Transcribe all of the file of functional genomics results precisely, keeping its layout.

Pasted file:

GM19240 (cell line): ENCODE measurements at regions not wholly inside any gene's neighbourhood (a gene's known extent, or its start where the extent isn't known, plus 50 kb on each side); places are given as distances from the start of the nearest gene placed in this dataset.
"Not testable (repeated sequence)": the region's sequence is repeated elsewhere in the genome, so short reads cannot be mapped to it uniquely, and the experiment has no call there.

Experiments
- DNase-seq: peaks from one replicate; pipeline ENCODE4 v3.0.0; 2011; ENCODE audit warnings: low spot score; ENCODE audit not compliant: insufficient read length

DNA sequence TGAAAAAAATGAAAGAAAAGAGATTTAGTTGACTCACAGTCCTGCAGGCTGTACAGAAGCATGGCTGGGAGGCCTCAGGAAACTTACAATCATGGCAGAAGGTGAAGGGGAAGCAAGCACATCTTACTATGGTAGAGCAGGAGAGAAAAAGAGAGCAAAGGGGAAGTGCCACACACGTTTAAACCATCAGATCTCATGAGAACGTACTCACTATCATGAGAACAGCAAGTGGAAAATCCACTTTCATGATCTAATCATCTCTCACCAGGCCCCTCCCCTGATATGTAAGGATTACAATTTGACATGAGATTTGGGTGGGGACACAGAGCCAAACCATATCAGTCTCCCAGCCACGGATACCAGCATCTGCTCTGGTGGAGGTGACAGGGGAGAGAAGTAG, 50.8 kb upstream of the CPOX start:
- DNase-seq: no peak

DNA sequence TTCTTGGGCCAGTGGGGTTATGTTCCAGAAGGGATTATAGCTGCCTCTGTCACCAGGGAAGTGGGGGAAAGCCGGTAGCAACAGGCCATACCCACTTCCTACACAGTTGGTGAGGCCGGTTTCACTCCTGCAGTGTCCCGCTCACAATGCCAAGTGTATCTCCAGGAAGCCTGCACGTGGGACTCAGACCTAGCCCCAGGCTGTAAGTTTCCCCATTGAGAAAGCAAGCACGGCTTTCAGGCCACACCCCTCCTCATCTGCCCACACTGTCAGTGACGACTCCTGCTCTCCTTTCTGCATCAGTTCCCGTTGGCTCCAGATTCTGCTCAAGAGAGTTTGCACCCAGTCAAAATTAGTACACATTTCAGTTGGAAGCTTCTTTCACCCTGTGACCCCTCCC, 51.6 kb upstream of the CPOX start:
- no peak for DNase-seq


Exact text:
GM19240 (cell line): ENCODE measurements at regions not wholly inside any gene's neighbourhood (a gene's known extent, or its start where the extent isn't known, plus 50 kb on each side); places are given as distances from the start of the nearest gene placed in this dataset.
"Not testable (repeated sequence)": the region's sequence is repeated elsewhere in the genome, so short reads cannot be mapped to it uniquely, and the experiment has no call there.

Experiments
- DNase-seq: peaks from one replicate; pipeline ENCODE4 v3.0.0; 2011; ENCODE audit warnings: low spot score; ENCODE audit not compliant: insufficient read length

DNA sequence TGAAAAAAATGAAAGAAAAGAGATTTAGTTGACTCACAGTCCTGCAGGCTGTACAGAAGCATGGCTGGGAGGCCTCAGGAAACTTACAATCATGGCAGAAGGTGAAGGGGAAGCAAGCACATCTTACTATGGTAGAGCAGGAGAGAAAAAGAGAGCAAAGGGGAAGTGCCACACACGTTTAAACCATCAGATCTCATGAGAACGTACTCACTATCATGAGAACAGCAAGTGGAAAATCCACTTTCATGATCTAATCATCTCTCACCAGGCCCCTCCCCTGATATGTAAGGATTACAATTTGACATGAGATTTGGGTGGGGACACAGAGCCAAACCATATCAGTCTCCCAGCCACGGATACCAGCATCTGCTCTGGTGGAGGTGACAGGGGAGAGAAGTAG, 50.8 kb upstream of the CPOX start:
- DNase-seq: no peak

DNA sequence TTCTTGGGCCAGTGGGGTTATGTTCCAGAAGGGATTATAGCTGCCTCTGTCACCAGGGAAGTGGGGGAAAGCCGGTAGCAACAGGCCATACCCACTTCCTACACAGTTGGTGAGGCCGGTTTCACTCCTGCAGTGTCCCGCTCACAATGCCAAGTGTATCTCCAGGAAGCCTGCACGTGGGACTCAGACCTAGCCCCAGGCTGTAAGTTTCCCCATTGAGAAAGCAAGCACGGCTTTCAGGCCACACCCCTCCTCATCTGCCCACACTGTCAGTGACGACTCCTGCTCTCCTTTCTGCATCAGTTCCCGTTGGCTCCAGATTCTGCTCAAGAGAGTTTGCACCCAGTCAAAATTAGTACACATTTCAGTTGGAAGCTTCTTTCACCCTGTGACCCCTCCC, 51.6 kb upstream of the CPOX start:
- no peak for DNase-seq